Photos and Text by Budd Davisson, Air Progress, February, 1974

A Different Kind of Stearman

Change comes slowly in Kansas. From 5,000 feet, the agriculture patchwork has the same pattern it had in the early'30s, and only the occasional intrusion of a super-highway marks the difference between yesterday and tomorrow. The countryside is ageless, and not until you come close to a city does progress make its mark. As Wichita appears on the horizon and spills across the land in a wide, shallow puddle, the age of Aquarius, Skylab and JP-4 rises up and hits you in the face when the sweptback form of an F-105 thunders past. It is an olive-drab dart streaking across the sky toward McConnell AFB. There, alongside the scorched and rubber-marked runways, is the real indication of change. The gigantic Boeing plant stands with its back to the runways, dozens of jet-this and turbine-that huddled on the tarmac between. This is where the seed of change has buried itself in the Kansas clay.

In Wichita, change means aviation, and in the early '30s, aviation was still a fairly new word. The odor that wafted around the edges of town wasn't kerosene---it was butyrate and banana oil. The airplanes then were as simple as the rural setting that spawned them. We had yet to develop the horribly complex science of applied aeronautics, and words like chem milling and interference-fit didn't mean a thing to the workmen forcing dope deep into cotton weave. Because airplanes demanded nothing more than some tubing, a welder and a vague design, experimenting was easy, and the total number of a particular design produced didn't have to be astronomical to cover the cost of the primitive tooling and testing. It wasn't at all unusual to build only a few examples of a model, then turn around and start on an entirely new design. This was the technical environment that gave birth to the Stearman airplanes. No, not just the familiar PT-13/17 Kaydets that were a yellow blanket across the land during the World War II, but the earlier Stearmans as well. One of these was the Stearman Series Six, Cloudboy.

Only 10 Series Six biplanes were produced in 1930-'31. Four of these went to the fledgling Army Air Corps that was still looking for suitable replacements for their ancient Jennys and early PT series. The military had a delicious approach to selecting airplanes in those days: They would buy a half dozen each of several different airplanes, fly them and place production orders for the one they liked. The service test designation was Y, so the Series Six Stearmans became YPT-9s. The competition, incidentally, was the YPT-7, Mohawk Pinto, and the YPT-10, Verville Sport.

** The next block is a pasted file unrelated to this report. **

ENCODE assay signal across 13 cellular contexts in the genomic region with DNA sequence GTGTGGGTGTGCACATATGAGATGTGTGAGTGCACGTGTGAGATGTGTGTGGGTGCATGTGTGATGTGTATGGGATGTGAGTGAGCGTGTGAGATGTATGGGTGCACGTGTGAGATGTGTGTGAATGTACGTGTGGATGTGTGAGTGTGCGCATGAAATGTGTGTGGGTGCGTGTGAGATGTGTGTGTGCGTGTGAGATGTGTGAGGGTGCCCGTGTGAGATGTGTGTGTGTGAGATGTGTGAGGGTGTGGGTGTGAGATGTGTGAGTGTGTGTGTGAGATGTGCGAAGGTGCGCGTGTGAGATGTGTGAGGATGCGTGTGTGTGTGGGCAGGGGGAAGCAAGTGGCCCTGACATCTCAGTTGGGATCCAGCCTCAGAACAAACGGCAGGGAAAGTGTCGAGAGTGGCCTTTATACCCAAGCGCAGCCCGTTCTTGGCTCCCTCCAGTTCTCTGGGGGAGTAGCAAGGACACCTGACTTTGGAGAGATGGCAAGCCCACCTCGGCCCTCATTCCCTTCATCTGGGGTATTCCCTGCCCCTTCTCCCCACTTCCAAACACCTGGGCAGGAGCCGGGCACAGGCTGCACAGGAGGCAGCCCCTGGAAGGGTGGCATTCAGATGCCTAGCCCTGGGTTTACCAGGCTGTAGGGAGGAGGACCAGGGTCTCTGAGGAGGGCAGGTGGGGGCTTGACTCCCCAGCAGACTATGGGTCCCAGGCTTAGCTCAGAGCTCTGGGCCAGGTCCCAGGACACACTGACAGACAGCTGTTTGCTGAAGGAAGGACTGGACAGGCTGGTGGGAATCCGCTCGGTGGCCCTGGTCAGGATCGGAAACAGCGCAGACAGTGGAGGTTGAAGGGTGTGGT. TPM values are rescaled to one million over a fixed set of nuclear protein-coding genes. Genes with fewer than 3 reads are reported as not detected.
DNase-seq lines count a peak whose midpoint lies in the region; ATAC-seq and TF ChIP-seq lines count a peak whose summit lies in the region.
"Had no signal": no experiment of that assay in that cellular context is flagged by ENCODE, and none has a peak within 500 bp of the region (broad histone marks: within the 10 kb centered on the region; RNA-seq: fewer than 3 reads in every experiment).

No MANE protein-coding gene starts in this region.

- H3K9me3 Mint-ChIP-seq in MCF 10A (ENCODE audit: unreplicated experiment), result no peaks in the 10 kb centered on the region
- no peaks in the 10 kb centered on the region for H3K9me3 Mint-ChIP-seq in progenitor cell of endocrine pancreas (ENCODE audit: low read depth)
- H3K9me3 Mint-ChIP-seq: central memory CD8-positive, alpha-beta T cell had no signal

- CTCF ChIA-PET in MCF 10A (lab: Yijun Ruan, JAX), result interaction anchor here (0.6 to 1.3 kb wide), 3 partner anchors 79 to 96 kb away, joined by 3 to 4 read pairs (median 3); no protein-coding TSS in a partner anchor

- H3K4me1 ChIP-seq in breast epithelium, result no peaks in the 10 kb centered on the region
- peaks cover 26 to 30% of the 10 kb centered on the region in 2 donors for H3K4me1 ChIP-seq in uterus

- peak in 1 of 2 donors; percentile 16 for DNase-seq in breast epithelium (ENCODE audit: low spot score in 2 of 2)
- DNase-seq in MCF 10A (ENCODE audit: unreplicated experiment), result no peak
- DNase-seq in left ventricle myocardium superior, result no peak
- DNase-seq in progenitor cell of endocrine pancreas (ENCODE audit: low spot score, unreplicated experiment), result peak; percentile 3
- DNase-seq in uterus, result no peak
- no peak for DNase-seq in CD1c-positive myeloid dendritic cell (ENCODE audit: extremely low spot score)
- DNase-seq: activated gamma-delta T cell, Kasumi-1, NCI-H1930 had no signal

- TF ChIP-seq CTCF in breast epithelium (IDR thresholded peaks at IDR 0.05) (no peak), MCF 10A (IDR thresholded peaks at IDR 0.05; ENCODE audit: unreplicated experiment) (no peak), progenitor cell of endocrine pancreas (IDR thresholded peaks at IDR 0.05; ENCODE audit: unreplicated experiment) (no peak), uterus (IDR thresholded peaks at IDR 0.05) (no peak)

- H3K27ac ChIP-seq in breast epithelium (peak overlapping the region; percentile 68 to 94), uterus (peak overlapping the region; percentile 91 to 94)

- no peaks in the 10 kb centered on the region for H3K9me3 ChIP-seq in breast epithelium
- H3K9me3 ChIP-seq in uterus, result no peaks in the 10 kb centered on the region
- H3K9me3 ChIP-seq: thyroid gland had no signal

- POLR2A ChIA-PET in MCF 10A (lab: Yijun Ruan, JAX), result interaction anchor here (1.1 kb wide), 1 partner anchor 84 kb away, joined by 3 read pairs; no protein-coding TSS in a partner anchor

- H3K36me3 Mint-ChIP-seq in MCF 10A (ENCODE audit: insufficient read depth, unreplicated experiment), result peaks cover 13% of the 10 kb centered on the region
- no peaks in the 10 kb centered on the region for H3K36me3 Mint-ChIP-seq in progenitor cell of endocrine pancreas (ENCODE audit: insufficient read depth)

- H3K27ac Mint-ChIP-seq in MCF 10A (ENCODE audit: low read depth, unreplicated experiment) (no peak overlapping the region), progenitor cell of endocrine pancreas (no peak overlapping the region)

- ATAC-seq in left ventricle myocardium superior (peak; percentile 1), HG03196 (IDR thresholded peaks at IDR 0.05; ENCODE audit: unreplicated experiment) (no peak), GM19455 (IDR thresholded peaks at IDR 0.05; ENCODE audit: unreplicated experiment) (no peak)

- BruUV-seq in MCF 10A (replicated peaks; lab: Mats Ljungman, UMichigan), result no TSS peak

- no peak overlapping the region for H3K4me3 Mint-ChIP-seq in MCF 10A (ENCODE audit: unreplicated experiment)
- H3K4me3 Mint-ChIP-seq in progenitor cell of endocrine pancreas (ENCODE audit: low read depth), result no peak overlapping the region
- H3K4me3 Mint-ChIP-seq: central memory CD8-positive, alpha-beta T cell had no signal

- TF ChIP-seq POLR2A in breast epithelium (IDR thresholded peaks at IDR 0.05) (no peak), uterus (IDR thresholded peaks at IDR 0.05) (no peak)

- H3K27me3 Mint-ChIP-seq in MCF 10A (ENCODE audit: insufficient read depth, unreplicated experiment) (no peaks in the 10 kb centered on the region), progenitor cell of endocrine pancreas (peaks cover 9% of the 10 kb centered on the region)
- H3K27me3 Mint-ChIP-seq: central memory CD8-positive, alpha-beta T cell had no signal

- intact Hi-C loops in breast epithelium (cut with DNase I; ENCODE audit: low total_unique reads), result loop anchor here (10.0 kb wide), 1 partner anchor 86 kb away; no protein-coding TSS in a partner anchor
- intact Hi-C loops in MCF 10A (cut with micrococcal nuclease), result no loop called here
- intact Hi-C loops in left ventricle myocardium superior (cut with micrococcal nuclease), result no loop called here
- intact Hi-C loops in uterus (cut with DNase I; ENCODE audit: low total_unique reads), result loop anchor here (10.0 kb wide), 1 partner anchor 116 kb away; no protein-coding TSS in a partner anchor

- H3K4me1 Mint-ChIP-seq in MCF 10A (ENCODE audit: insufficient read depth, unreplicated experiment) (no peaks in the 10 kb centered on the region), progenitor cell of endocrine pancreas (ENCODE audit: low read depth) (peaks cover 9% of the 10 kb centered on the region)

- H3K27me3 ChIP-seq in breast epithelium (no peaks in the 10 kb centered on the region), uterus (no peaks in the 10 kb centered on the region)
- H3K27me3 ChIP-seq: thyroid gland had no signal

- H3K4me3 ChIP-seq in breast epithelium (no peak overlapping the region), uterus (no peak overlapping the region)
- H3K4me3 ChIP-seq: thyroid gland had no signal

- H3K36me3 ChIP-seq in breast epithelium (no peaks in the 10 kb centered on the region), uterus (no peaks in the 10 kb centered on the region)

Originally, the YPT-9 was powered by the Wright J6-5 165-hp radial engine, the same as the civilian Series Sixes. Apparently the Army wanted a zippier trainer, because one of the first changes they had Stearman make was to modify the YPT-9s to take bigger engines including a 210-hp Kinner (YPT-9C) and the familiar R-680 215-hp Ly-coming (-9B). Two of the aircraft were re-engined with a 300-hp R-985 P&W and a 300-hp R-975 Wright. These 300-hp jobs were considered too hot for primary training, though, so they were redesignated basic trainers, YBT-9.

Airplanes have a way of disappearing over the years, and the YPT-9/Series Six is no exception. In 1953, only three were registered, then they all vanished, not to emerge again until the mid-'60s.

Even before they discovered two basket-case Cloudboys in a duster's hangar, Frank Luft and Elwood Leibfritz both of San Jose, California, knew they wanted one. They had seen one dusting crops and fell in love with the box-shaped fuselage and squared-off tail surfaces. A few years later, they heard of two airframes that were dying of neglect, so they formed an alliance with Ray Stephen and Darrel Hansen and went into the Cloudboy restoration business.

Since they all lived fairly close to one another, they decided to put the restoration on a production-line basis. They divided the work: The wings for both planes ended up in Frank Luft's garage, and the other parts were divvied up among the other four. One did fuselage work, Frank built eight new wings, and so forth, until parts for two complete airplanes had been remanufactured or built from scratch. They didn't merely want airworthy airplanes, they wanted award-winning representations of early-day military aviation. When they tightened the last flying wires and snapped the last Dzus, there was no doubt in anybody's mind that the past 5 1/2 years had been well spent. The two airplanes were absolutely diamond-like in their perfection.

The Luft and Leibfritz airplane had never been drafted into the Army. It was originally a 165-hp Series 6A, and served as a trainer for the Boeing School of Aeronautics at Oakland for many years. Around 1936, Boeing shortened the nose and hung a 215-hp Lycoming on it, making it a 6L. Even though it was never actually a soldier, tuft and company decided to dress it in period costume, hence the stars and bars. It was a wise choice, for it would be hard to imagine the airplane painted any other way.

When something is as unique and totally perfect as the Luft/ Leibfritz YPT-9, it's a toss-up as to which is more fun-flying it or watching it fly. As I was hanging out the open door of a saggy, rented Citabria taking pictures, I would frame the PT in the view finder so the top wing covered the front pit. Suddenly, I wasn't shooting a Stearman, it was a factory-fresh Curtiss F11C-2 or a Boeing P-12C (my favorite). The fuselage lines, the angular tail surfaces and the way the turtle deck stops abruptly at the cockpit says "Fighter, 1931." More than any biplane I've seen, the YPT-9 seems to exude the feeling of old-time military aviation associated with Sam Brown belts, riding jumpers and young James Cagney.